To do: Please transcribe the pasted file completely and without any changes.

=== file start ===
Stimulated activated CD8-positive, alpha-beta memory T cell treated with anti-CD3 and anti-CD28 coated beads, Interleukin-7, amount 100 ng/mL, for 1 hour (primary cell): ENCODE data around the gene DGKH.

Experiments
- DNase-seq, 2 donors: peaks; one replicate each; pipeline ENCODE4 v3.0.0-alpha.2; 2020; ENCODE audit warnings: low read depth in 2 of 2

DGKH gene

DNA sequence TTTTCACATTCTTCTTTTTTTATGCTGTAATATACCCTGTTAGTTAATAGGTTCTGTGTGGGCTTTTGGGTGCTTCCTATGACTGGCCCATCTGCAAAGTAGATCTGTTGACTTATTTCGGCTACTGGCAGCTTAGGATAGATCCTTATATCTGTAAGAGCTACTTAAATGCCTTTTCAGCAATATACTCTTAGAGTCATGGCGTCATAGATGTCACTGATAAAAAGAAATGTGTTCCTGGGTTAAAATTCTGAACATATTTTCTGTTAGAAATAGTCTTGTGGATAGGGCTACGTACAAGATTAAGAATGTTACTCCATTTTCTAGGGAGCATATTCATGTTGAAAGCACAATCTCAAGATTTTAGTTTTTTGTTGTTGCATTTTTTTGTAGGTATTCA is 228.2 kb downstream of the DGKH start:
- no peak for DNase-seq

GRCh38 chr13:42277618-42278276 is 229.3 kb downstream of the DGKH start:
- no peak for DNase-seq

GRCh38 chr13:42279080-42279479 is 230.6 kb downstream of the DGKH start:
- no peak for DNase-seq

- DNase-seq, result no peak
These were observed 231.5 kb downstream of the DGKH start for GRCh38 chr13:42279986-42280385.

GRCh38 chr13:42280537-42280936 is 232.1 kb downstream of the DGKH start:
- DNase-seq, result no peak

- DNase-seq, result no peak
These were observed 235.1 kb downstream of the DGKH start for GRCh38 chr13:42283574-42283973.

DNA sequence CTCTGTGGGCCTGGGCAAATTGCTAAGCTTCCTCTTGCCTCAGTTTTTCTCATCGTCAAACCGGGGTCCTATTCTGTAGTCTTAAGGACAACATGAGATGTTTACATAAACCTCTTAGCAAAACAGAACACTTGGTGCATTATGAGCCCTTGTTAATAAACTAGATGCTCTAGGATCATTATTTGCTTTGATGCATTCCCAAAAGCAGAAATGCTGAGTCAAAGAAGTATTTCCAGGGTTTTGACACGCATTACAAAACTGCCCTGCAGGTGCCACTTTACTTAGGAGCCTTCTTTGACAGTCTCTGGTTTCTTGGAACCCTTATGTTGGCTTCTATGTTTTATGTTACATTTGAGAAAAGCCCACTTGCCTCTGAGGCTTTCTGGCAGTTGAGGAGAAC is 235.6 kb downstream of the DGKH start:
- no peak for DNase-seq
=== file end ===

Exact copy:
Stimulated activated CD8-positive, alpha-beta memory T cell treated with anti-CD3 and anti-CD28 coated beads, Interleukin-7, amount 100 ng/mL, for 1 hour (primary cell): ENCODE data around the gene DGKH.

Experiments
- DNase-seq, 2 donors: peaks; one replicate each; pipeline ENCODE4 v3.0.0-alpha.2; 2020; ENCODE audit warnings: low read depth in 2 of 2

DGKH gene

DNA sequence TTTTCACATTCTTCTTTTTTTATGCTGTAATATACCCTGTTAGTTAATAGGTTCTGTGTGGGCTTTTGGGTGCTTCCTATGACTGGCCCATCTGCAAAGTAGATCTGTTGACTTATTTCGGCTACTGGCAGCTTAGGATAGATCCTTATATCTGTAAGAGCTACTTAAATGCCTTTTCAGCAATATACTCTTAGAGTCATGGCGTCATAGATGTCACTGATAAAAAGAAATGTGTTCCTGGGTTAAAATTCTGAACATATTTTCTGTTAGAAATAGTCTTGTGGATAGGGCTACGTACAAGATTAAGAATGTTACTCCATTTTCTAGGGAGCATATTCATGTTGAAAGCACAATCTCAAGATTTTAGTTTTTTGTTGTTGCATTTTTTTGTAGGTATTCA is 228.2 kb downstream of the DGKH start:
- no peak for DNase-seq

GRCh38 chr13:42277618-42278276 is 229.3 kb downstream of the DGKH start:
- no peak for DNase-seq

GRCh38 chr13:42279080-42279479 is 230.6 kb downstream of the DGKH start:
- no peak for DNase-seq

- DNase-seq, result no peak
These were observed 231.5 kb downstream of the DGKH start for GRCh38 chr13:42279986-42280385.

GRCh38 chr13:42280537-42280936 is 232.1 kb downstream of the DGKH start:
- DNase-seq, result no peak

- DNase-seq, result no peak
These were observed 235.1 kb downstream of the DGKH start for GRCh38 chr13:42283574-42283973.

DNA sequence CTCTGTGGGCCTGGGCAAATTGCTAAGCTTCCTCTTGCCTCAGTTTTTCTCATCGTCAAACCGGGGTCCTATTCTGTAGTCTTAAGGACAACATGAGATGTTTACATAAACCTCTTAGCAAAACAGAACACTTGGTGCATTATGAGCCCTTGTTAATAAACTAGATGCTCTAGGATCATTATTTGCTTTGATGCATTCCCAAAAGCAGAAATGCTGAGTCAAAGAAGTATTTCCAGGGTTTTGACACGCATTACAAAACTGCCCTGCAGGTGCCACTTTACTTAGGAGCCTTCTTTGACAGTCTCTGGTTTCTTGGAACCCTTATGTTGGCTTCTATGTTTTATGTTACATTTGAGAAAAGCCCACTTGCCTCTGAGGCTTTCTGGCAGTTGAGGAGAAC is 235.6 kb downstream of the DGKH start:
- no peak for DNase-seq